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Re: Trachycarpus geminisectus
Posted by Rob Cookeville Tn on 12/6/2017, 7:31 pm, in reply to "Re: Trachycarpus geminisectus"
Ryan, far from being a palm expert with Trachycarpus exotics, that beautiful palm most certainly seems T.germinisectus. I say this since you may have reservations. Who could be 100% sure about anything these days with T.geminisectus , T.manipur, T.Nova and T.principes closely resembling. Then there is T.naga hills and T.takil, T.winsan, T.martinus, T.windl,T. latisectus T.nana,T.oreophilus, T.khasianus among the more commonly grown Waggie and the beloved T.Chusan (fortunei) its almost enough to blow your mind. I think Martin Gibbons said it best,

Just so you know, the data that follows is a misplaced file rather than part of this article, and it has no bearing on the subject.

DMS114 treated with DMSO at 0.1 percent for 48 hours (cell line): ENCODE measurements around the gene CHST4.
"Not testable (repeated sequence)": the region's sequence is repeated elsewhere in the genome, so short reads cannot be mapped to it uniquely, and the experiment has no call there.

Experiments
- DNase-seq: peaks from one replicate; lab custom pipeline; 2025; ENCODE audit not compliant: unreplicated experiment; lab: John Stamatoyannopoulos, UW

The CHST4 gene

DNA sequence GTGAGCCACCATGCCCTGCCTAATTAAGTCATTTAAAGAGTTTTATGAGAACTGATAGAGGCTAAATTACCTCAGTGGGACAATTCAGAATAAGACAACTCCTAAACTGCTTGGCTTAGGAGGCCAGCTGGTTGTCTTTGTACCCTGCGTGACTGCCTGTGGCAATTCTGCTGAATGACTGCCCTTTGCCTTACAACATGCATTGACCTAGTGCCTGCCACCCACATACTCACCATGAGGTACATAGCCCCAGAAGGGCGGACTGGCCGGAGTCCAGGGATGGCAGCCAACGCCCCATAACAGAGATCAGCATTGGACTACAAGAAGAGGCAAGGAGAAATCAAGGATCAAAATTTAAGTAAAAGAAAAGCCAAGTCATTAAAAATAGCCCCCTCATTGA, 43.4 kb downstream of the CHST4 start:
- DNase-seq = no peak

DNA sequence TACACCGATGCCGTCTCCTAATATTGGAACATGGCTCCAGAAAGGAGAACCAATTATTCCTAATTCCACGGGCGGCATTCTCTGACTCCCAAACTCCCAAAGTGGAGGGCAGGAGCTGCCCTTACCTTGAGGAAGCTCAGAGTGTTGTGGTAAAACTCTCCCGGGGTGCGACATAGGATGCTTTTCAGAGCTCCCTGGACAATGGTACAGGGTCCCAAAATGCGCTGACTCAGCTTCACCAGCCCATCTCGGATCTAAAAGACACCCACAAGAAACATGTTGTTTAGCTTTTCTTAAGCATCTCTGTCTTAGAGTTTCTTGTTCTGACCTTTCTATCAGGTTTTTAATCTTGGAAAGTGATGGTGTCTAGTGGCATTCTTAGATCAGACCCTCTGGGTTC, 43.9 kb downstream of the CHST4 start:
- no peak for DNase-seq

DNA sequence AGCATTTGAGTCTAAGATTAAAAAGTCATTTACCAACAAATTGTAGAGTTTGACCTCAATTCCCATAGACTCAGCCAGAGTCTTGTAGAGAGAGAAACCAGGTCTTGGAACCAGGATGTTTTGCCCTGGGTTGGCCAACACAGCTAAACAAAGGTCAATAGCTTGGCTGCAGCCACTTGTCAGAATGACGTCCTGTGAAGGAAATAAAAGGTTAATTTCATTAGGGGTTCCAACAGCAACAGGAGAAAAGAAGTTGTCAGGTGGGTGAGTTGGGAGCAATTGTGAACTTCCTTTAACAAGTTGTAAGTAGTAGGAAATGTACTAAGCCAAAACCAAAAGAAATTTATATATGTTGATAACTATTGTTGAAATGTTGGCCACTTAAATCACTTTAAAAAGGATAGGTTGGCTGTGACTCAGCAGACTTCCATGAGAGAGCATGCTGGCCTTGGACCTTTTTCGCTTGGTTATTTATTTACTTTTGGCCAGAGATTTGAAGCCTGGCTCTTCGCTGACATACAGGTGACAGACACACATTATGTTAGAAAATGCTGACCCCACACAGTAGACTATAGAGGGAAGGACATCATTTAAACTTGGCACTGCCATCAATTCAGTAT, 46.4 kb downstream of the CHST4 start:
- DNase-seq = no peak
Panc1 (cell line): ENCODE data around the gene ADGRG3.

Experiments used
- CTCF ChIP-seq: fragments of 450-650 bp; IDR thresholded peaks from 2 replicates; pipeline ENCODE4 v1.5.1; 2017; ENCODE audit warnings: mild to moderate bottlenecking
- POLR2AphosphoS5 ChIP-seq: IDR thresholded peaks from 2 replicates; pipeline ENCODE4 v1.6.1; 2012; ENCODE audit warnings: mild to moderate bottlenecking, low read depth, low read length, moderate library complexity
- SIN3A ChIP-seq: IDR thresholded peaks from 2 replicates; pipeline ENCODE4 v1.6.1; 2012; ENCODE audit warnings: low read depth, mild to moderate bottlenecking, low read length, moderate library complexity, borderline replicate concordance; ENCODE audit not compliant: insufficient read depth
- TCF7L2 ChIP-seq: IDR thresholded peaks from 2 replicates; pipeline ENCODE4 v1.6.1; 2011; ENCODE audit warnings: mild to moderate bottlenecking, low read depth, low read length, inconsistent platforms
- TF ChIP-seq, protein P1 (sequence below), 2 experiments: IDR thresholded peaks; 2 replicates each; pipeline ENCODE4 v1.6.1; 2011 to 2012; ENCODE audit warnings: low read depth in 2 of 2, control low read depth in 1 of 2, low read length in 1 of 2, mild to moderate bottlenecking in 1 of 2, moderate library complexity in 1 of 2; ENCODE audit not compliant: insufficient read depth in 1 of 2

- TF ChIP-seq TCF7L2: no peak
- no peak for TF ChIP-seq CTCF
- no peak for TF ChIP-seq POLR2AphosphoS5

One of the most significant things about several species of Trachycarpus that we have studied in the wild is the tiny size of their populations, in terms of either area or numbers. All the species apart from T. fortunei are more-or-less seriously threatened, some close to extinction in the wild. Trachycarpus takil, T. princeps, T. oreophilus and T. latisectus all grow in very small populations or areas that could so easily be missed were they not known about. You could pass within five hundred yards of some of them and not even dream that they were there. While this may be frustrating, it also has an exciting aspect to it. There may well be several more species just waiting to be discovered perhaps in areas apparently well documented. Northern Burma, for example, could be home to existing or even new species, but we will not know until the dreadful regime there falls and we can go and look for ourselves. The band along which most species grow seems to peter out towards north Vietnam. An expedition there may well turn up some interesting discoveries. Since we became interested in this genus we have discovered three new species along the Trachycarpus Trail. Who knows where it may lead next?
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